Heleniums are also known as Sneezeweed, a name that refers to the unfounded ability to cause hay fever. They seem to have been largely unknown as a garden plant before the end of the 19th century, today they are steadfast favourites of the late summer border. Providing swathes of colour Heleniums bloom from late July to the end of September and even into October. Each large flower is daisy-shaped. The petals are evenly distributed around a brown middle that, as the flower ages, evolves into a high knob with rings of pollen. The individual flowers are carried on short branches that sprout near the top of the stiff, lightly leaved flower stem. The lack of leaves creates a clump that often looks bare and leggy, a fault that is particular true of taller varieties. The answer is plant Heleniums further back in the border, growing shorter plants in front to disguise the bare stems.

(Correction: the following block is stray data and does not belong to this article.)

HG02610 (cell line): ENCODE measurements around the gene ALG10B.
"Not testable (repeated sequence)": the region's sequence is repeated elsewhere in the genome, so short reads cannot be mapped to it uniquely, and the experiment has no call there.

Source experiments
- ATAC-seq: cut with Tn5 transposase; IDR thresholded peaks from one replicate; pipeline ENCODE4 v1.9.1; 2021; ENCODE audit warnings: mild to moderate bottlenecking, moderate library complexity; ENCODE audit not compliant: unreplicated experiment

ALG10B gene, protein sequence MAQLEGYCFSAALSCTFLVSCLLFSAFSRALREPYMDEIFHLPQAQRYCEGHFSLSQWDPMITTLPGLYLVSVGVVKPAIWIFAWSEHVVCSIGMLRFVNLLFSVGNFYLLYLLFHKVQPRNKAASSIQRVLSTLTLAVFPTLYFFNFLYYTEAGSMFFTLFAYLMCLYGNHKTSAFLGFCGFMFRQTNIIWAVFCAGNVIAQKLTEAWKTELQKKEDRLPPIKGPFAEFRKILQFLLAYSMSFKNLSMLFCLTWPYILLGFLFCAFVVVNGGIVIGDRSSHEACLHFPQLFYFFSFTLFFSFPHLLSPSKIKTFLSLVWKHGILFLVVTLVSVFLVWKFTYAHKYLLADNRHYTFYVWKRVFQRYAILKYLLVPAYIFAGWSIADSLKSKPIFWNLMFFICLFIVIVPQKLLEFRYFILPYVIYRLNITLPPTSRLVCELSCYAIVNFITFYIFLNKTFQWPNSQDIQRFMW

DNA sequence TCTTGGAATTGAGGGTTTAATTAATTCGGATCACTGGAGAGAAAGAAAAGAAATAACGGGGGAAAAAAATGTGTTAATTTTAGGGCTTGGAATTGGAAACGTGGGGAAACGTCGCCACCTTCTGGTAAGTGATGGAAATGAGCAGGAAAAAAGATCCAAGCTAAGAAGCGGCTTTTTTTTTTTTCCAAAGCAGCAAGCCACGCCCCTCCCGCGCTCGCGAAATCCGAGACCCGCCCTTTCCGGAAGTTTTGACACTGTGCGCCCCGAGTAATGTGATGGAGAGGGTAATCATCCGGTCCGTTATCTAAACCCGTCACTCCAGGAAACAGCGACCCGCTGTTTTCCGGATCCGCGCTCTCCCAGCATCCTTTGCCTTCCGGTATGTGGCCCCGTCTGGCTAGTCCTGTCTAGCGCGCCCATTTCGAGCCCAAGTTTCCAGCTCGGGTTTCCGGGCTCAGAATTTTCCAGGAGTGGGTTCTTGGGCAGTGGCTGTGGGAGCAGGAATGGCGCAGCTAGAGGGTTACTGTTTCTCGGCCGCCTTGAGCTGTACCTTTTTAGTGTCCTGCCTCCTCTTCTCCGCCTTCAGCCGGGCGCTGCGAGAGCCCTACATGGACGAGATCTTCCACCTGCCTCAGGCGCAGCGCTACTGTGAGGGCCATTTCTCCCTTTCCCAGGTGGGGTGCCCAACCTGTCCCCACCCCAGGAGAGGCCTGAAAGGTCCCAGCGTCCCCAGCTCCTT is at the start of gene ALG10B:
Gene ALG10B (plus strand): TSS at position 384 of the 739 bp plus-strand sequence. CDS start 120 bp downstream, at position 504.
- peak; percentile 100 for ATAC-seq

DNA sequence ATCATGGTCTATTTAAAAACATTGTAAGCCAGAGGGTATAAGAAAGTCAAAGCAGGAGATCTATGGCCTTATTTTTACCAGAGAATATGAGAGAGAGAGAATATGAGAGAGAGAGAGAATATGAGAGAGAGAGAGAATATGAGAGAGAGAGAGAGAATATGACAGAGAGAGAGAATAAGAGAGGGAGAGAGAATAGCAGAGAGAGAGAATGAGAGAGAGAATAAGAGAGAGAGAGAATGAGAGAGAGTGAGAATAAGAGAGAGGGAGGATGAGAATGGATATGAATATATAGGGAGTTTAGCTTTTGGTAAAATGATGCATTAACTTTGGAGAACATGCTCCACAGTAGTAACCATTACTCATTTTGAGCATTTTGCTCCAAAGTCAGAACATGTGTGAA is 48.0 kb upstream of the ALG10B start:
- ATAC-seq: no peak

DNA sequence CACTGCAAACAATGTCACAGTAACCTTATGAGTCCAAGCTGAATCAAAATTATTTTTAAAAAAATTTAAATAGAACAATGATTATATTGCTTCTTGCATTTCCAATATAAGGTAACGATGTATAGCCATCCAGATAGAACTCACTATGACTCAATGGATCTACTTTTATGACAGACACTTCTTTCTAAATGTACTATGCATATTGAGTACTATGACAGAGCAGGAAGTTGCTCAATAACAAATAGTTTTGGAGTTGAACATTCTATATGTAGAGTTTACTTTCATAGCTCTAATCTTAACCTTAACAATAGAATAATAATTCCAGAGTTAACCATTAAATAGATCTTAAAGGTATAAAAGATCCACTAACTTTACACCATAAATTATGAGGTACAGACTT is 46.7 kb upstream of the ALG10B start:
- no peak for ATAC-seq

Above: Helenium 'Waldraut', Helenium 'Wyndley', Helenium 'Red Jewel'
Open prairies and meadows, and moist spots in the Americas.
Well-drained soil that remains moist in sun or partial shade
Cut back between autumn and spring.
Staking: some of the taller varieties can lean forward or topple in high winds - these may need support later in the season. Shorter varieties need no support
Dividing: every three years or so or the middle will dies out, and the whole plant will weaken.
Aconitum, Aster, Coreopsis, Phlox